The initial two-year fixed rate has been locked at 1.97 per cent until 31 March 2016, after which it will revert to the society’s standard variable rate, which at the time of launch was 5.49 per cent.
The overall cost for comparison was 5.0 per cent APR on the 75 per cent loan-to-value product that offered homebuyers a minimum loan amount of £100,000 and a maximum of £500,000 to purchase a property.
Free valuations have been made available for both purchase and remortgage customers by the society, who claimed to personally underwrite all mortgage applications rather than rely on automated credit scoring.
There was, however, a completion fee of £975 and an application charge of £150, which was payable at the initial stage and non-refundable.
Up until 31 March 2016 the society confirmed that there will be no charges for overpayments of up to 50 per cent of the original loan. Overpayments above this threshold will be charged 3 per cent on the figure overpaid.
The product has been made exclusively available to intermediaries in Suffolk, Norfolk, Essex, Cambridgeshire, Bedfordshire and Hertfordshire, together with brokers affiliated with PMS and Sesame networks. Applications can only be made online.
A spokesperson for Ipswich Building Society said: “The product is part of the society’s continuing ambition to offer an alternative to larger financial institutions, ensuring that all of our products are personally underwritten, unlike high-street banks that rely on automated credit scoring.”
Provider view: Paul Winter, chief executive of Ipswich Building Society, said: “We continue to offer competitive products for customers, brokers and intermediaries. We work closely with these groups to determine just what people want and need. Our size allows us to be flexible and agile in our product offering, this combined with our personal underwriting service ensures we offer best-in-class mortgage products.”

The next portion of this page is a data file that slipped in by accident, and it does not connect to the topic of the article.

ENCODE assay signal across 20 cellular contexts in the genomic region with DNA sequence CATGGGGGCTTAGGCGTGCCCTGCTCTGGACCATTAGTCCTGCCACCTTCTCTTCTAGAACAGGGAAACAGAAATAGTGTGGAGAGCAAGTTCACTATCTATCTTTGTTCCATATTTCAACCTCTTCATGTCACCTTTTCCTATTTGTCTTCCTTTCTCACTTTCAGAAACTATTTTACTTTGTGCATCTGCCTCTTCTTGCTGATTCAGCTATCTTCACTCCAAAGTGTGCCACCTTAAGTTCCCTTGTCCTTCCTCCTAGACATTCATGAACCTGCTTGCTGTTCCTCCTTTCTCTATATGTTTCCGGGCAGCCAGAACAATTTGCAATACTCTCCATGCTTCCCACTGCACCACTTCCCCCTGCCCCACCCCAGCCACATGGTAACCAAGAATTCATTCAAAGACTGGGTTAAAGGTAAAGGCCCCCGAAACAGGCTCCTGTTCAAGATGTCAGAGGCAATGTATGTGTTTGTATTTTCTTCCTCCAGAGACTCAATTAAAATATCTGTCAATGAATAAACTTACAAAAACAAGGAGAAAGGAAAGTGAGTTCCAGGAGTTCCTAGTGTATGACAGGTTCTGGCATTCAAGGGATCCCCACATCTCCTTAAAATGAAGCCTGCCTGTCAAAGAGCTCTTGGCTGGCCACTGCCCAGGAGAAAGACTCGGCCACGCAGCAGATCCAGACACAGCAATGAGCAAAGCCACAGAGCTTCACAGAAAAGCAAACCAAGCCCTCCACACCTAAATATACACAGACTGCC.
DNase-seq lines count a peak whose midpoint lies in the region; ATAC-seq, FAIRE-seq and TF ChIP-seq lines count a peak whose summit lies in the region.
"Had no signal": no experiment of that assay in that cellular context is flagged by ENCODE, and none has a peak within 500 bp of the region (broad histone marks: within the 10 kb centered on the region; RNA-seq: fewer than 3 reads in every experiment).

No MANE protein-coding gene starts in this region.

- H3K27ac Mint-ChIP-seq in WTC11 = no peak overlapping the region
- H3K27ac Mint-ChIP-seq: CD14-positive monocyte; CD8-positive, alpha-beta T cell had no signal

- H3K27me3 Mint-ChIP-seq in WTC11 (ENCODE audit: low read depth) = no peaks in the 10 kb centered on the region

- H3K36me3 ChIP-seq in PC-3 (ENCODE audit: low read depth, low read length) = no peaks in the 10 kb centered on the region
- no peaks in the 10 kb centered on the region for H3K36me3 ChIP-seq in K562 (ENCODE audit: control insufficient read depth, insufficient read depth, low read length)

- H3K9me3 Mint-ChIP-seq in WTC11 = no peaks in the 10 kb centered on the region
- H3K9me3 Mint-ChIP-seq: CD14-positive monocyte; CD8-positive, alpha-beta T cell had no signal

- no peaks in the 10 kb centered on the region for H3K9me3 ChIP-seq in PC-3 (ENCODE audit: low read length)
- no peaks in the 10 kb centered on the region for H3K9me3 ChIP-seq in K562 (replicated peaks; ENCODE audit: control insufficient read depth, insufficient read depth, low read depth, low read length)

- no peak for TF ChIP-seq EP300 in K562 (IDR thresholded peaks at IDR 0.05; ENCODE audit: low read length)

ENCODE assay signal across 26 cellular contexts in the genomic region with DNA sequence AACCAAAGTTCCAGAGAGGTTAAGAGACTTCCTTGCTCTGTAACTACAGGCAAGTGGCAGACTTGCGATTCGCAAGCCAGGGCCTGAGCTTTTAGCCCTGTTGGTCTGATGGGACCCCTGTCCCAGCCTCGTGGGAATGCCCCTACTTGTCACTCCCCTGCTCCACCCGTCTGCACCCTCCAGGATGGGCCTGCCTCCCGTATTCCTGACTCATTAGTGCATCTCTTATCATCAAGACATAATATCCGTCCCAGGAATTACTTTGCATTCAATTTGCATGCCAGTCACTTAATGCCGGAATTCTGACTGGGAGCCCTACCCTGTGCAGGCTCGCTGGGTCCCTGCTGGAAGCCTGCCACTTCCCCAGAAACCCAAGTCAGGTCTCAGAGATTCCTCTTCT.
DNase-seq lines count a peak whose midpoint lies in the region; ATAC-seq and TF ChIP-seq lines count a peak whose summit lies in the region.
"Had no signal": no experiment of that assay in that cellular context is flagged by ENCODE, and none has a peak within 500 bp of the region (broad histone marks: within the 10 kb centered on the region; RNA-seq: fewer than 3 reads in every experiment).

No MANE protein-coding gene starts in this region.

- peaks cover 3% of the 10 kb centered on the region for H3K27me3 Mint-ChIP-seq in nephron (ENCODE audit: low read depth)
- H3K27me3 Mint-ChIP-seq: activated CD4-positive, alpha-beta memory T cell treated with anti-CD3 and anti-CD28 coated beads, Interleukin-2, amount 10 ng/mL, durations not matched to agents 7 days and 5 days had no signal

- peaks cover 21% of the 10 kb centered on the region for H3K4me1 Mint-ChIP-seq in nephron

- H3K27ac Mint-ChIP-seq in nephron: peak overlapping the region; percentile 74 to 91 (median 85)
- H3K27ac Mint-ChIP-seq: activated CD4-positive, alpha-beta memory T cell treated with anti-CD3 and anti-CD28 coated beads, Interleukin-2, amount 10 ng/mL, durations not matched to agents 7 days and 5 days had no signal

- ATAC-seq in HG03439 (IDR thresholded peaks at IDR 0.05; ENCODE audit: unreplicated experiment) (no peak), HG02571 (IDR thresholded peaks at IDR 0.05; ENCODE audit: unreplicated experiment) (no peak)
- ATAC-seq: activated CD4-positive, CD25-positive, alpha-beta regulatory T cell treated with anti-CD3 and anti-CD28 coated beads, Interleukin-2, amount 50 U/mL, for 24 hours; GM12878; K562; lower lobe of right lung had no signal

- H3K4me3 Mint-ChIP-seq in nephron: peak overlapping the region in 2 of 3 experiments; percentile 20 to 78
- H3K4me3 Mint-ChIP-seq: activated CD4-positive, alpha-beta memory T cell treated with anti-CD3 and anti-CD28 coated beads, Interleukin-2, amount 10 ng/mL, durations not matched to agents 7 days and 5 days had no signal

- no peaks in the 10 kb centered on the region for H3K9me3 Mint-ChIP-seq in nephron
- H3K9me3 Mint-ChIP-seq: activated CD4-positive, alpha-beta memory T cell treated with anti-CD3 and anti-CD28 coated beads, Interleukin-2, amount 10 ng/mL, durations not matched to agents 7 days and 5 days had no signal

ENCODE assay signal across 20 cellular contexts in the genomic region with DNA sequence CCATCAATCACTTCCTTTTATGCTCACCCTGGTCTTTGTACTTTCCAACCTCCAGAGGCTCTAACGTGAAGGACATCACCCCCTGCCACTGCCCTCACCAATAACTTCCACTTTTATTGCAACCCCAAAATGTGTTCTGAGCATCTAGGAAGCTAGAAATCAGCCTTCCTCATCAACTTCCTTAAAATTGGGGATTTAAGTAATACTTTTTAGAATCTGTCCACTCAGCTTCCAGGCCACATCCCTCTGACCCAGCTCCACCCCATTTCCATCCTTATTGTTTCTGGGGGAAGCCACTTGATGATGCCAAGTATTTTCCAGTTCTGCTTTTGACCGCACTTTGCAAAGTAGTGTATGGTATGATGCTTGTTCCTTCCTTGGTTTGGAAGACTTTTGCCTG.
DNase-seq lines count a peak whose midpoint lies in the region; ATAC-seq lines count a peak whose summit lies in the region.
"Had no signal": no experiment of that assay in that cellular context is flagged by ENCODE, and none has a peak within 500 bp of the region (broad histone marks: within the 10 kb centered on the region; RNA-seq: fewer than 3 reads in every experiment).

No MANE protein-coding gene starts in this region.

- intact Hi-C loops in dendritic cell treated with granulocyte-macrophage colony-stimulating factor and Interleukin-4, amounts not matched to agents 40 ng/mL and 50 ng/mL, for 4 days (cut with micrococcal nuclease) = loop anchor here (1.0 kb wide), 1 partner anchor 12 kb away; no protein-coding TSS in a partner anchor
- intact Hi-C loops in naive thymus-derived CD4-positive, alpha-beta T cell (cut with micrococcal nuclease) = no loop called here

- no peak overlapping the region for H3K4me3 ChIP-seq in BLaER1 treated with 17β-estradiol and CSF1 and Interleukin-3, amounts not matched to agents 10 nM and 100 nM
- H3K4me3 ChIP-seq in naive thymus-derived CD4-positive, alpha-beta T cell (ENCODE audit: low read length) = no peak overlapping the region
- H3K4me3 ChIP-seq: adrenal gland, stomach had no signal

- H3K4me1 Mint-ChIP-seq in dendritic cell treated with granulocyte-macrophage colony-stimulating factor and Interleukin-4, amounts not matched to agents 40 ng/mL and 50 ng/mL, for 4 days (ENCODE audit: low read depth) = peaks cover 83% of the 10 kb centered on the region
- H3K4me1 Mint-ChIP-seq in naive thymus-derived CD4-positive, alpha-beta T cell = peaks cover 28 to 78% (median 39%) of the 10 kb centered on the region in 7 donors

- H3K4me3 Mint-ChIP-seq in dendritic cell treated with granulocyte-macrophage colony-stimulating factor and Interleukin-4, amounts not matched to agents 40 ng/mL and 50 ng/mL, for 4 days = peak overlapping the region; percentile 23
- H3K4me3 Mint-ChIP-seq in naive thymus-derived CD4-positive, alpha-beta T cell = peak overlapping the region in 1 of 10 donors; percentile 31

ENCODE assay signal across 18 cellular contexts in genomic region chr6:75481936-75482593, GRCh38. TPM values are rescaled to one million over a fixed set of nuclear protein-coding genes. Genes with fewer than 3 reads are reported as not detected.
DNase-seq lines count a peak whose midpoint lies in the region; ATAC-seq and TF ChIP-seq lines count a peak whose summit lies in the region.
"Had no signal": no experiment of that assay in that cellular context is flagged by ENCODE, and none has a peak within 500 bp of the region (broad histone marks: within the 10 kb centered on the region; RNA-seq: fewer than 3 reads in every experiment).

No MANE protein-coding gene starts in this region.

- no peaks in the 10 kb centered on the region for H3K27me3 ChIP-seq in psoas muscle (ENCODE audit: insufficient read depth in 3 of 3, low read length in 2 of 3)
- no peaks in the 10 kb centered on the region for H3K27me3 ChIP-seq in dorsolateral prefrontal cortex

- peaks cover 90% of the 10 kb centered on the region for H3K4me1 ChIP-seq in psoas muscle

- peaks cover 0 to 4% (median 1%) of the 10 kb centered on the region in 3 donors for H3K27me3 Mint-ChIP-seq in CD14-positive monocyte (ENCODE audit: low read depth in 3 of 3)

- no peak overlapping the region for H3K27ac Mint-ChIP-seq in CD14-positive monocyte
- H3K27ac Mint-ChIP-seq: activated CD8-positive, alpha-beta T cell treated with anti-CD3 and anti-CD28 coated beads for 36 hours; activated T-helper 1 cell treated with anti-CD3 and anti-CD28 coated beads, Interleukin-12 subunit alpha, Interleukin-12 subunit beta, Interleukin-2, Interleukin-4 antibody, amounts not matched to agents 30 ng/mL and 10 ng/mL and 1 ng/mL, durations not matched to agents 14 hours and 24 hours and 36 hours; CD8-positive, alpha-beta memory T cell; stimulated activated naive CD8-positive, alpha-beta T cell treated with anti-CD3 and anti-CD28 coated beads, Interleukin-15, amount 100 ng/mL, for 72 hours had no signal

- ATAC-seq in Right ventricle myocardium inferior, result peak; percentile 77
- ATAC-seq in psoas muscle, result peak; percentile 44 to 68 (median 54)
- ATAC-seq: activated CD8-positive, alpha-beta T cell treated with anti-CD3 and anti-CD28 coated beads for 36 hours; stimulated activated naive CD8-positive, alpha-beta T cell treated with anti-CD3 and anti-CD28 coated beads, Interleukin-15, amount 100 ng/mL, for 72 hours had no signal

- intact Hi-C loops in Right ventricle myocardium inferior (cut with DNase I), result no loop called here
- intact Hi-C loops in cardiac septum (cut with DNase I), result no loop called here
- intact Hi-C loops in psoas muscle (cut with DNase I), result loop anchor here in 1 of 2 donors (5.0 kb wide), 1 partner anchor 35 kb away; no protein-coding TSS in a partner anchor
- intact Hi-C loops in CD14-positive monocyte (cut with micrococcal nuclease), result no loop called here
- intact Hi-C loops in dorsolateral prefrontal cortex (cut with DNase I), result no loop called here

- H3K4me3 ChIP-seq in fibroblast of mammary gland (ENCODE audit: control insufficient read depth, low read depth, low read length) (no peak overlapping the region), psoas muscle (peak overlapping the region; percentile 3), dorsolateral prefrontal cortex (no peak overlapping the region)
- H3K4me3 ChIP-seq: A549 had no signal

Adviser view: Daniel Bailey, mortgage adviser and owner of Derbyshire-based Middleton Finance, said: “This is a very good rate but I have found that lots of clients I have seen were very aware now that interest rates are likely to rise soon. As a result, a lot of them wanted to look at five-year fixed mortgages because they were concerned that two-year deals were not enough. It obviously varies on an individual basis but a five-year fix seemed to be what most people want. Two years comes around quickly and now that five-year rates have come down they appear to be the better option.”
Charges: The completion fee was £975 and the application fee £150, which was payable at the time of application and non-refundable. Early repayment charges, meanwhile, were 3 per cent of the original loan amount, although borrowers were permitted until 31 March 2016 to overpay up to 50 per cent of the original loan without charge.
Verdict: Though not the cheapest two-year fixed-rate mortgage out there, this product is competitive and one of a small handful to offer a decent initial rate on 75 per cent LTV. The society’s standard variable rate, however, could prove expensive when the two-year term comes to an end and attention should be paid to this. Interest rates were expected to rise in and around the same period that this two-year fixed-rate deal ends, which could leave borrowers forced to change provider and pay out more on application fees.